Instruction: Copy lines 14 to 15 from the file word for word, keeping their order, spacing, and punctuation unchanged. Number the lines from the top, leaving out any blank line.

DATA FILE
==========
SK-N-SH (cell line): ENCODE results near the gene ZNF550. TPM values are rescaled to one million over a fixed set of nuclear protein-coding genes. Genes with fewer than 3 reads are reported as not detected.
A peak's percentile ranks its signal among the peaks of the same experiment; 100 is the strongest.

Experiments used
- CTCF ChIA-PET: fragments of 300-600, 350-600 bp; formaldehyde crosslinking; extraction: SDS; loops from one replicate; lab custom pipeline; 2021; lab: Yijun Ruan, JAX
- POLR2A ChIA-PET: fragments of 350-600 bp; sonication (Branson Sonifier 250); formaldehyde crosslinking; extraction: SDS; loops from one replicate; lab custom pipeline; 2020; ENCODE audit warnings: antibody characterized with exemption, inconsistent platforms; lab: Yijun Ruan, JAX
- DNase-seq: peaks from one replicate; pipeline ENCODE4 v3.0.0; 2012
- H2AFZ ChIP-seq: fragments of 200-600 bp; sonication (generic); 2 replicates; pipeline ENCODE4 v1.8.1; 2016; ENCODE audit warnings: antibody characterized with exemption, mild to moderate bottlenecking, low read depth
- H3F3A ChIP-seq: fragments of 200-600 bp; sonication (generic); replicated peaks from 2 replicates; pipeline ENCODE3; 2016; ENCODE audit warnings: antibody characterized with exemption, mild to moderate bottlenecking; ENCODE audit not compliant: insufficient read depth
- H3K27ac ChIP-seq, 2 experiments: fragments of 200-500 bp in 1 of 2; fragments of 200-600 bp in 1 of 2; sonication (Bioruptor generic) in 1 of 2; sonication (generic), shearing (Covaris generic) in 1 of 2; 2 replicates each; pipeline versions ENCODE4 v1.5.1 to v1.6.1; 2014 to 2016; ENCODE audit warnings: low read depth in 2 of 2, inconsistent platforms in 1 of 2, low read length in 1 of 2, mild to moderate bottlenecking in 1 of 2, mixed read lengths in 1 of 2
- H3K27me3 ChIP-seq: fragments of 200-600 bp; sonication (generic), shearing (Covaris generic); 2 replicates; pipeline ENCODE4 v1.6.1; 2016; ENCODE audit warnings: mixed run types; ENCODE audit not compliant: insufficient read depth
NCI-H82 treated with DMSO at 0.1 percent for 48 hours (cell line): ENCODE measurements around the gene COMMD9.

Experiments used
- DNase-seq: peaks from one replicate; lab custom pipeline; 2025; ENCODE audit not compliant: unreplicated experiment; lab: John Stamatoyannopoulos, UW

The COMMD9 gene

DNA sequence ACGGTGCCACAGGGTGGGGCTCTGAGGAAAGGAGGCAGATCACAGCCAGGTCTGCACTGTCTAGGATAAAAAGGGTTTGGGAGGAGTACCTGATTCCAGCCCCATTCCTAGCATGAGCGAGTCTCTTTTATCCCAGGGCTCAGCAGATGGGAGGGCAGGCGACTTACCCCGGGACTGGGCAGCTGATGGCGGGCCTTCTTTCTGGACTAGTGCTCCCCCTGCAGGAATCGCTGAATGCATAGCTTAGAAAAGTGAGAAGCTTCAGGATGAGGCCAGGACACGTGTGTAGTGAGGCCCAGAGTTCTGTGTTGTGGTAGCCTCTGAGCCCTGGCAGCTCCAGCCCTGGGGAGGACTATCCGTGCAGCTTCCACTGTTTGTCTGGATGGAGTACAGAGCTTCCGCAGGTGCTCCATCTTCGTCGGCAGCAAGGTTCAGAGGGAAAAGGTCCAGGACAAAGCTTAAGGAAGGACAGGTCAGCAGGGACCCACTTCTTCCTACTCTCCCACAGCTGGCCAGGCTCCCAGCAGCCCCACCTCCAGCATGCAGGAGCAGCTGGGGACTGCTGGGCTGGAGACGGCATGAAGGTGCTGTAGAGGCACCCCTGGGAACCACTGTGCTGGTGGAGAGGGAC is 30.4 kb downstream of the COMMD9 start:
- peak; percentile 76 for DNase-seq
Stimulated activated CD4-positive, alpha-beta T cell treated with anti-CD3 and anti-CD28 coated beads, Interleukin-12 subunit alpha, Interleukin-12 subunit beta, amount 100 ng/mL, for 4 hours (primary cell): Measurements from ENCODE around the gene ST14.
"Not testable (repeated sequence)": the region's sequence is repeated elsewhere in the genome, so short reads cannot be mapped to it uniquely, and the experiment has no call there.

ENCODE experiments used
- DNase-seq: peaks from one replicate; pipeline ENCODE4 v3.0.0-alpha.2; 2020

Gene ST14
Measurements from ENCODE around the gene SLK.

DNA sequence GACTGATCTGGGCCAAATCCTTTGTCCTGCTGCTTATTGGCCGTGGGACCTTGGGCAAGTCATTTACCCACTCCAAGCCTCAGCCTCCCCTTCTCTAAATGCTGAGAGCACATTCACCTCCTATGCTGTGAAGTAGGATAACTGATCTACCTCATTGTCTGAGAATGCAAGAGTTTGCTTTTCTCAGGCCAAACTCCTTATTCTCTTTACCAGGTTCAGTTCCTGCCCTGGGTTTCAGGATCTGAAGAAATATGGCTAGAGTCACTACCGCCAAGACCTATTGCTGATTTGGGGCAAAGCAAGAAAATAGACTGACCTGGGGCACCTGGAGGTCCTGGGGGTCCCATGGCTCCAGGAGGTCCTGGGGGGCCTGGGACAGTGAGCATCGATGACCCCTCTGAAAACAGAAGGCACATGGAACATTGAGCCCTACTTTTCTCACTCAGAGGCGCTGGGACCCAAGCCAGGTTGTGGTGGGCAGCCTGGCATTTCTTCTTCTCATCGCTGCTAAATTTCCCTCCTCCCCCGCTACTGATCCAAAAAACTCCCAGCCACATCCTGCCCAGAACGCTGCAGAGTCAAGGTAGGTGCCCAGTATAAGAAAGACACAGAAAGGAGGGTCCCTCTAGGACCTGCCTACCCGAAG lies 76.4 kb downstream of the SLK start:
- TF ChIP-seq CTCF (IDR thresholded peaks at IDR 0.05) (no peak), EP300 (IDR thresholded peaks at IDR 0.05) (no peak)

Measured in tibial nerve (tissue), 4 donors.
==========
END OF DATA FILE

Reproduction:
The COMMD9 gene

DNA sequence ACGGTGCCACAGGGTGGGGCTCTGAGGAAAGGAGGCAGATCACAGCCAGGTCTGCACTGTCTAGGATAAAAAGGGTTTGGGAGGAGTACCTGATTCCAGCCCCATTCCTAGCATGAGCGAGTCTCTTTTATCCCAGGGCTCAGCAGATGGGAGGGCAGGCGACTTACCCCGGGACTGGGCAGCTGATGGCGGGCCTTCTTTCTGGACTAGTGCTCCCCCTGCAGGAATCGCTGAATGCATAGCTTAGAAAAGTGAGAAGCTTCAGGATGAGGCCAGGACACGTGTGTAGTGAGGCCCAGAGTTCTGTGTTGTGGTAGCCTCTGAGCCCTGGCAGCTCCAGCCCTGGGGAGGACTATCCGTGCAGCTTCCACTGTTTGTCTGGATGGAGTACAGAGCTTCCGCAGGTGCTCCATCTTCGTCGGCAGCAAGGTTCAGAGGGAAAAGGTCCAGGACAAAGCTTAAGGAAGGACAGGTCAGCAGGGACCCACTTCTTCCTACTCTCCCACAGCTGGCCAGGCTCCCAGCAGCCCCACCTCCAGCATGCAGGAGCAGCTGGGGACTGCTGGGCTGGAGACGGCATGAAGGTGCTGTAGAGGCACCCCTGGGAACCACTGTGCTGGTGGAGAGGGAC is 30.4 kb downstream of the COMMD9 start: